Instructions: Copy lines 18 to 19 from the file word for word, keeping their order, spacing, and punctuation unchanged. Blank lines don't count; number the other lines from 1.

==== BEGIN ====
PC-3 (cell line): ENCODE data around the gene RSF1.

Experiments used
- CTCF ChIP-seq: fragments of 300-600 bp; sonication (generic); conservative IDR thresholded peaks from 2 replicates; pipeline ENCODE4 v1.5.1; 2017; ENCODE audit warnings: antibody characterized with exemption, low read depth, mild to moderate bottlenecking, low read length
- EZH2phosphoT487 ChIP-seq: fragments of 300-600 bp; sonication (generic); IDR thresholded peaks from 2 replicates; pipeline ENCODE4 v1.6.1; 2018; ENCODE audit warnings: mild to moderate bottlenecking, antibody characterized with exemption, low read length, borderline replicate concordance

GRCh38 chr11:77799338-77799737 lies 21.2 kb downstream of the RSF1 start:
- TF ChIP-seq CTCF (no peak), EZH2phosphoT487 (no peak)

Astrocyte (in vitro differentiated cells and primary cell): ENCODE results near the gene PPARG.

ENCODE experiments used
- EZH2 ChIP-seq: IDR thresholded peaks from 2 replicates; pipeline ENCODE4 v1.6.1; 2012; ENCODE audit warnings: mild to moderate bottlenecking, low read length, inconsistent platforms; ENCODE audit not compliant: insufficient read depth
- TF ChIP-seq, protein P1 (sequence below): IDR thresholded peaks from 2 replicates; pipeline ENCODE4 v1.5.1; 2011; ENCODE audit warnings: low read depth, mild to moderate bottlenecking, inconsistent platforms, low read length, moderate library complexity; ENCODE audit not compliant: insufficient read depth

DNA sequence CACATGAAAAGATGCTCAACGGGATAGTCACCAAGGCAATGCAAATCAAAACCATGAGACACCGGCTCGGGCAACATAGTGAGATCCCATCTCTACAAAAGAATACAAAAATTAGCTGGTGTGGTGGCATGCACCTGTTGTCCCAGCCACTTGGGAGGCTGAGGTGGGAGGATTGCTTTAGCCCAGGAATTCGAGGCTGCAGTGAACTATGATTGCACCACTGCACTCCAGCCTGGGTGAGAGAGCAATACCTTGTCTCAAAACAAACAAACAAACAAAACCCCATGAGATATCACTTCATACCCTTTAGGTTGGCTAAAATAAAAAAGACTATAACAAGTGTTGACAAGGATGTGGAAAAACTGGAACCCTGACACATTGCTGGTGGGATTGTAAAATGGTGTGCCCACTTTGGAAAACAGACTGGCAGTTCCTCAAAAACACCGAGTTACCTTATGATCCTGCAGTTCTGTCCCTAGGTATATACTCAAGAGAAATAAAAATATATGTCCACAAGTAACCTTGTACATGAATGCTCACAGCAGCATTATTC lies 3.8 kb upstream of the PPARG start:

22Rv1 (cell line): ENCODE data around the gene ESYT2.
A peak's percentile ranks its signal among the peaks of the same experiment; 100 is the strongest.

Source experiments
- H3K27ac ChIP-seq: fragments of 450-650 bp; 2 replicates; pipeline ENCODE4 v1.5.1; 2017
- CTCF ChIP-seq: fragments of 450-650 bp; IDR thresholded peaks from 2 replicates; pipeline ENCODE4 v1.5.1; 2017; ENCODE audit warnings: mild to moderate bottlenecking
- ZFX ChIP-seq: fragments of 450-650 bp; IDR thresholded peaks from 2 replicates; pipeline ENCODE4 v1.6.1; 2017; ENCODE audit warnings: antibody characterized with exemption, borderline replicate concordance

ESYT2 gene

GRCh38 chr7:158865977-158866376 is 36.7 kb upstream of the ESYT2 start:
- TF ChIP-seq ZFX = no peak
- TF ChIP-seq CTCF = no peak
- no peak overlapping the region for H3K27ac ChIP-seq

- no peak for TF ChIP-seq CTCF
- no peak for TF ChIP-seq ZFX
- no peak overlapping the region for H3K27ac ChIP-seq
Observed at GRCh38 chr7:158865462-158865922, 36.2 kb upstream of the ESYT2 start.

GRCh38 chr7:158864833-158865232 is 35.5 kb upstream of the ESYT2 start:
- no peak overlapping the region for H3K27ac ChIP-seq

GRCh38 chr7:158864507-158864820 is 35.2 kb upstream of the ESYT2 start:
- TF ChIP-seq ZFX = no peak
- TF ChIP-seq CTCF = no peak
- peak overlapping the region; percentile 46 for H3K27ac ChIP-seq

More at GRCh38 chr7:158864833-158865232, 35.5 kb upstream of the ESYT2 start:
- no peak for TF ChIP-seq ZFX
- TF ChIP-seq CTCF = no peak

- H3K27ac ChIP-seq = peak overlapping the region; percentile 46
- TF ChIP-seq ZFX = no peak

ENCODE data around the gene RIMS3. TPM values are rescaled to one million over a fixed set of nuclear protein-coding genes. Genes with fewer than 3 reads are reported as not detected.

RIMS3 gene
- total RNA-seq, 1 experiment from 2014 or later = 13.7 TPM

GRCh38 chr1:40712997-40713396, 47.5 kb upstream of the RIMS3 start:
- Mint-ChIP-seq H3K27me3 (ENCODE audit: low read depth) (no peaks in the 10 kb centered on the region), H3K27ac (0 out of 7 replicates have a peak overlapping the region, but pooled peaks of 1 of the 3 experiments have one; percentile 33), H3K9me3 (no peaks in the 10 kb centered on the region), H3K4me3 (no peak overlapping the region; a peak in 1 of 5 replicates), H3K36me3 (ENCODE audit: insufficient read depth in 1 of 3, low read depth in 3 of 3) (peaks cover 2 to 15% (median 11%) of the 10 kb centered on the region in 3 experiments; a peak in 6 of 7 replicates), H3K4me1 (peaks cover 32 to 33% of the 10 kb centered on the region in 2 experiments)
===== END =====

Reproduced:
ESYT2 gene

GRCh38 chr7:158865977-158866376 is 36.7 kb upstream of the ESYT2 start: